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LA Port director expects ‘real progress’ in West Coast labor talks this spring

A truck drives past shipping containers stacked at the Port of Los Angeles on Feb. 7, 2023 in California. The port is experiencing a decline in volume amid ongoing uncertainty around labor negotiations with West Coast dockworkers.

Posted on February 22, 2023

Dive Brief:

  • The head of the Port of Los Angeles said Thursday he remains confident West Coast port employers and dockworkers will get closer to a contract agreement over the next few months as stalled negotiations continue to pressure cargo flow.
  • “It may not get done in February or March, but I’m still pretty confident that we’ll see some real progress here in the springtime,” Port of Los Angeles Executive Director Gene Seroka said during a monthly press briefing.
  • West Coast dockworkers have been operating without a contract since last summer, and uncertainty over negotiations has pushed shippers to shift cargo to East and Gulf Coast ports. The Port of Los Angeles processed 726,014 TEUs in January, a 16% YoY decrease.

Dive Insight:

Talks between port employers and workers represented by the International Longshore and Warehouse Union continue to drag on, with Seroka saying that “we’re at the outer edges of what historically has been the farthest reaching end of negotiations like this between these two sides.”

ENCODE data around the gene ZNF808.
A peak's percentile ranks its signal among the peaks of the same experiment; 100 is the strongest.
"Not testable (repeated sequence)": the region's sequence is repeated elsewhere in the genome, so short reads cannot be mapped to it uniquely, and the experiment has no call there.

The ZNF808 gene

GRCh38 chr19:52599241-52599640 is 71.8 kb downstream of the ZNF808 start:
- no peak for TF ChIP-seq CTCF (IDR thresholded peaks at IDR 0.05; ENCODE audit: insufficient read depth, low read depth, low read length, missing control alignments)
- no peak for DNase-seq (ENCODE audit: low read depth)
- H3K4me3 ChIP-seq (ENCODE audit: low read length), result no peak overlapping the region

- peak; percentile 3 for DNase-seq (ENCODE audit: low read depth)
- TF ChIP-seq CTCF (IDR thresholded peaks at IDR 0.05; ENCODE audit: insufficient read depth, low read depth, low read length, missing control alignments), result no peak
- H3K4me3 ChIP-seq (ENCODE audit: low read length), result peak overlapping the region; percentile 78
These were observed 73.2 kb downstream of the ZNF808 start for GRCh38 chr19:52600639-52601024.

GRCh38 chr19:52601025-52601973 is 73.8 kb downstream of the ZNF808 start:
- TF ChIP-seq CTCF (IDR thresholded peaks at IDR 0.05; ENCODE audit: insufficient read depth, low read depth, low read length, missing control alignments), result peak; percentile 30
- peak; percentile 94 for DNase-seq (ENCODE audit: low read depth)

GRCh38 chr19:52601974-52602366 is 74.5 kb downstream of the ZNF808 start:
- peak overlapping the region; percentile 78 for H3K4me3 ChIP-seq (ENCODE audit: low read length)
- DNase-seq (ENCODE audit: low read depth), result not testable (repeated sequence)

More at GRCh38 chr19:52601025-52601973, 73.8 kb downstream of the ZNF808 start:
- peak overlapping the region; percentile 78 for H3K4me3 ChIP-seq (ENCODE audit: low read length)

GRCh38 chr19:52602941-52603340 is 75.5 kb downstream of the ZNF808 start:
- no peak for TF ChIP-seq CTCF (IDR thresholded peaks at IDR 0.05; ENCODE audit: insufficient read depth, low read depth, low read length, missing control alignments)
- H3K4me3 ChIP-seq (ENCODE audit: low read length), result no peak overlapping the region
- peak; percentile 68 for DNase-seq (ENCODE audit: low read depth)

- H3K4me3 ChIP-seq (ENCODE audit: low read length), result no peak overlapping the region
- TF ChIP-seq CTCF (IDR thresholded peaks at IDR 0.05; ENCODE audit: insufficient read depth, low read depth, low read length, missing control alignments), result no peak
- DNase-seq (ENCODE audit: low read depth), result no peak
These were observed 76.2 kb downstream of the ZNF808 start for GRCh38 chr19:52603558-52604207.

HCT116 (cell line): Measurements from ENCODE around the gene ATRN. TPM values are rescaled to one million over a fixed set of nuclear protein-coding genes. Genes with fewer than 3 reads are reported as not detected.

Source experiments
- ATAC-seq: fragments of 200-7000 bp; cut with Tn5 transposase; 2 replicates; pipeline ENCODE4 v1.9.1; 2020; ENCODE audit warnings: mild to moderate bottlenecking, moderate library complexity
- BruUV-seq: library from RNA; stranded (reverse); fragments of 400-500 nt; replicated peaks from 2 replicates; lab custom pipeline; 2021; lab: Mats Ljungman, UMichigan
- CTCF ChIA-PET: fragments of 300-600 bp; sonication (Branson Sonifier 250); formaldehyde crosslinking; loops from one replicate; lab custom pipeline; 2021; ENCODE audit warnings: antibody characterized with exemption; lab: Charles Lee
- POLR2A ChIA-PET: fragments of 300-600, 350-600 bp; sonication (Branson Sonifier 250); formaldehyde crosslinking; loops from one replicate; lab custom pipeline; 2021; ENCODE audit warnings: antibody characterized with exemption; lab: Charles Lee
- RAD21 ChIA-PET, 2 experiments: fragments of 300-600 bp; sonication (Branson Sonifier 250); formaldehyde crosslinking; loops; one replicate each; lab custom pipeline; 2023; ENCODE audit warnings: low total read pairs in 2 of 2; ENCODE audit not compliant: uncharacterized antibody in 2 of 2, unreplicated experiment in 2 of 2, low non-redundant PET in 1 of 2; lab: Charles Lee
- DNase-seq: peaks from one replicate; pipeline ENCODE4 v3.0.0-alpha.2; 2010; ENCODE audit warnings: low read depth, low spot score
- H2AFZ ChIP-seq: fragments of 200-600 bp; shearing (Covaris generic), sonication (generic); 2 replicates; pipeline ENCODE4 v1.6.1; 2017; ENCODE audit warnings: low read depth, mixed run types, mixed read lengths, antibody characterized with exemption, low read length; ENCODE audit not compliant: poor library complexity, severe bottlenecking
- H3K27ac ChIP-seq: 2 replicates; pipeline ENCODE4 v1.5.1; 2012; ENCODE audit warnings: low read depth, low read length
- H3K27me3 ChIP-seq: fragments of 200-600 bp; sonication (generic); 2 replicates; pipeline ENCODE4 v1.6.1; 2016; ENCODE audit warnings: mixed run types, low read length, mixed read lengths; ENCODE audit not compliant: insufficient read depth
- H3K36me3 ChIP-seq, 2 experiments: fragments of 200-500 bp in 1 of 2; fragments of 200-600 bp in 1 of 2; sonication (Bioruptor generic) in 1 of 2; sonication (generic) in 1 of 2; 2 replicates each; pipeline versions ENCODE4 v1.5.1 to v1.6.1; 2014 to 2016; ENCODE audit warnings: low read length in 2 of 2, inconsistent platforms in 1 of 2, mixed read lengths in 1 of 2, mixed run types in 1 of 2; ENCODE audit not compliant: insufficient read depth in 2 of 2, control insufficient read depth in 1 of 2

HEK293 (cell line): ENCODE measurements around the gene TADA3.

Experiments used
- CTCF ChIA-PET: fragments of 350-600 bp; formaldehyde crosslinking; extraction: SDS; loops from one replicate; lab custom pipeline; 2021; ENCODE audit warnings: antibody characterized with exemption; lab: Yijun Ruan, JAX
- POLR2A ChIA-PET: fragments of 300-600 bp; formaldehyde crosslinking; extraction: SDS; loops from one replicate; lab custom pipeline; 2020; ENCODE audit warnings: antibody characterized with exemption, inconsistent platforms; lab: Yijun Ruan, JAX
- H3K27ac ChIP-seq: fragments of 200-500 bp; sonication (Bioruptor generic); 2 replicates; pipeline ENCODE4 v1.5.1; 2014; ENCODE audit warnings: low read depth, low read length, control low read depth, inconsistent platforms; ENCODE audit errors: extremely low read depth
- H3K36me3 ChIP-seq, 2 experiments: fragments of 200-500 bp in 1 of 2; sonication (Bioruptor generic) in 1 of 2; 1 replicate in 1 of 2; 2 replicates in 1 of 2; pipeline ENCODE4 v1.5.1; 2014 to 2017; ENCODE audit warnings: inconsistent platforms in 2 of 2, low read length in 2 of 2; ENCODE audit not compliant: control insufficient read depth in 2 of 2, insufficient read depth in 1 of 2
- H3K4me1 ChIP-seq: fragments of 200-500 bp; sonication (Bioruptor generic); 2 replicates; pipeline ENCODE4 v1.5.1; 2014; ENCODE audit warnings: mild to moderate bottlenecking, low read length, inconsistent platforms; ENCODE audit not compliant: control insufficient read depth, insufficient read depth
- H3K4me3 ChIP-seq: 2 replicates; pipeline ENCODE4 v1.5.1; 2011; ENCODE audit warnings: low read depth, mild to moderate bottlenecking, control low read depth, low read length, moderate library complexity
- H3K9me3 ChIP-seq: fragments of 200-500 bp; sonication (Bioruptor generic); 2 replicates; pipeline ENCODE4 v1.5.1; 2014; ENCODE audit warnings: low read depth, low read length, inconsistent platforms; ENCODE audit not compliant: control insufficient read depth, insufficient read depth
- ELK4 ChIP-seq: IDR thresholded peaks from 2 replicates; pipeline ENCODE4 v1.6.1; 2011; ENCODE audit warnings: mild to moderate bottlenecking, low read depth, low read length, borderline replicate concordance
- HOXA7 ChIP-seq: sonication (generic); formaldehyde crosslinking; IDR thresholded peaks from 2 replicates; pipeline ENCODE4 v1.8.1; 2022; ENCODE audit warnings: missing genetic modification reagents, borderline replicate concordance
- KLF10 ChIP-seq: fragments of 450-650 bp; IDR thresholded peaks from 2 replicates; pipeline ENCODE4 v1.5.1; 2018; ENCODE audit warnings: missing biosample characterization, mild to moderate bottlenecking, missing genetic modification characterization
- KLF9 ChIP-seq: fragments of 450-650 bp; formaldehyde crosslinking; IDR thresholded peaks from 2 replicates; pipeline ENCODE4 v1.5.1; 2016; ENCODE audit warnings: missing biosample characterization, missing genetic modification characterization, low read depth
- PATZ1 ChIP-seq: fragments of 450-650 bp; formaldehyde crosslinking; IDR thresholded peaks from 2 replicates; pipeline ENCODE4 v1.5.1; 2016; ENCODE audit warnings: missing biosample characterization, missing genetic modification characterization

With negotiations in flux, shippers are continuing to move cargo away from the West Coast to avoid any potential for disruption. And although Seroka has crossed the country in an attempt to win back cargo share, the Los Angeles Port director said “there is still trepidation among shippers.”

“There are many transportation managers that yet couldn’t go back to their boss for a third straight year and say, ‘I got our cargo stuck in the jaws of congestion out in California,’” he said.

Contract uncertainty has only exacerbated a volume slowdown at the Port of Los Angeles. As with other hubs across the nation, the port is contending with dampened demand and extended factory closures in Asia associated with the Lunar New Year holiday.

As capacity loosens at other ports, it’s possible even more shippers will take the opportunity to shift cargo away from the West Coast.

“Most shippers are seeing a surge in ocean shipping capacity and have already adjusted their shipping lanes to other ports,” Spencer Shute, principal consultant at supply chain consultancy Proxima, said in an emailed statement. “Continuing this practice until the negotiations have completed is the best practice to reduce risk.”


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